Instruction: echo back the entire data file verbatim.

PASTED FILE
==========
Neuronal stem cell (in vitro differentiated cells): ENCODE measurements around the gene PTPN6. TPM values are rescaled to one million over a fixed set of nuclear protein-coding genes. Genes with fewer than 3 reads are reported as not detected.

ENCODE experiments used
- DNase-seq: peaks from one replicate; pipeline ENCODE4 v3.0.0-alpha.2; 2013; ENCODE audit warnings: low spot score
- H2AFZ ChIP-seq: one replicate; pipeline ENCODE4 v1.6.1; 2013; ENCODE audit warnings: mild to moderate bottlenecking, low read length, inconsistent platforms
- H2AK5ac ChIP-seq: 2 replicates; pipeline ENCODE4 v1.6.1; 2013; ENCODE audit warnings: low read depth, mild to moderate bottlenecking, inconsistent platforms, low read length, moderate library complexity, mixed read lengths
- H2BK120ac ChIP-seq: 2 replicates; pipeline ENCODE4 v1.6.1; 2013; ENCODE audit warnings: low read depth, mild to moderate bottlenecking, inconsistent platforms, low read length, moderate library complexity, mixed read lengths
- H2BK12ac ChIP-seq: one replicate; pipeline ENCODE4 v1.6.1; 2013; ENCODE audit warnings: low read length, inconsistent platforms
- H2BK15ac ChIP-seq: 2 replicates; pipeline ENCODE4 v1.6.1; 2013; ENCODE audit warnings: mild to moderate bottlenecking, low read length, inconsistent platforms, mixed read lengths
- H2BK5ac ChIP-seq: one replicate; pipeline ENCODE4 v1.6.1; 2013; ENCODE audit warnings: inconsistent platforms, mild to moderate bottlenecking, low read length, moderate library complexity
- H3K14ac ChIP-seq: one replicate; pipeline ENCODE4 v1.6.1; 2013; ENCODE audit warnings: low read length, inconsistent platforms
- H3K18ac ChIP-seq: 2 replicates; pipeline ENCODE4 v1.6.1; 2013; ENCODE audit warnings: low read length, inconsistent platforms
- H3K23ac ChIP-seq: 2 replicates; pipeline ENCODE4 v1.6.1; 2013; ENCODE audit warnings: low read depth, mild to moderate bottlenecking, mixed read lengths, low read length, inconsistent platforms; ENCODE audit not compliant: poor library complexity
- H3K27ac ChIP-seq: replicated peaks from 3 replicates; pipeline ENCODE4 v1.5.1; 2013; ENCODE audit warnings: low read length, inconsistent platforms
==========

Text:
Neuronal stem cell (in vitro differentiated cells): ENCODE measurements around the gene PTPN6. TPM values are rescaled to one million over a fixed set of nuclear protein-coding genes. Genes with fewer than 3 reads are reported as not detected.

ENCODE experiments used
- DNase-seq: peaks from one replicate; pipeline ENCODE4 v3.0.0-alpha.2; 2013; ENCODE audit warnings: low spot score
- H2AFZ ChIP-seq: one replicate; pipeline ENCODE4 v1.6.1; 2013; ENCODE audit warnings: mild to moderate bottlenecking, low read length, inconsistent platforms
- H2AK5ac ChIP-seq: 2 replicates; pipeline ENCODE4 v1.6.1; 2013; ENCODE audit warnings: low read depth, mild to moderate bottlenecking, inconsistent platforms, low read length, moderate library complexity, mixed read lengths
- H2BK120ac ChIP-seq: 2 replicates; pipeline ENCODE4 v1.6.1; 2013; ENCODE audit warnings: low read depth, mild to moderate bottlenecking, inconsistent platforms, low read length, moderate library complexity, mixed read lengths
- H2BK12ac ChIP-seq: one replicate; pipeline ENCODE4 v1.6.1; 2013; ENCODE audit warnings: low read length, inconsistent platforms
- H2BK15ac ChIP-seq: 2 replicates; pipeline ENCODE4 v1.6.1; 2013; ENCODE audit warnings: mild to moderate bottlenecking, low read length, inconsistent platforms, mixed read lengths
- H2BK5ac ChIP-seq: one replicate; pipeline ENCODE4 v1.6.1; 2013; ENCODE audit warnings: inconsistent platforms, mild to moderate bottlenecking, low read length, moderate library complexity
- H3K14ac ChIP-seq: one replicate; pipeline ENCODE4 v1.6.1; 2013; ENCODE audit warnings: low read length, inconsistent platforms
- H3K18ac ChIP-seq: 2 replicates; pipeline ENCODE4 v1.6.1; 2013; ENCODE audit warnings: low read length, inconsistent platforms
- H3K23ac ChIP-seq: 2 replicates; pipeline ENCODE4 v1.6.1; 2013; ENCODE audit warnings: low read depth, mild to moderate bottlenecking, mixed read lengths, low read length, inconsistent platforms; ENCODE audit not compliant: poor library complexity
- H3K27ac ChIP-seq: replicated peaks from 3 replicates; pipeline ENCODE4 v1.5.1; 2013; ENCODE audit warnings: low read length, inconsistent platforms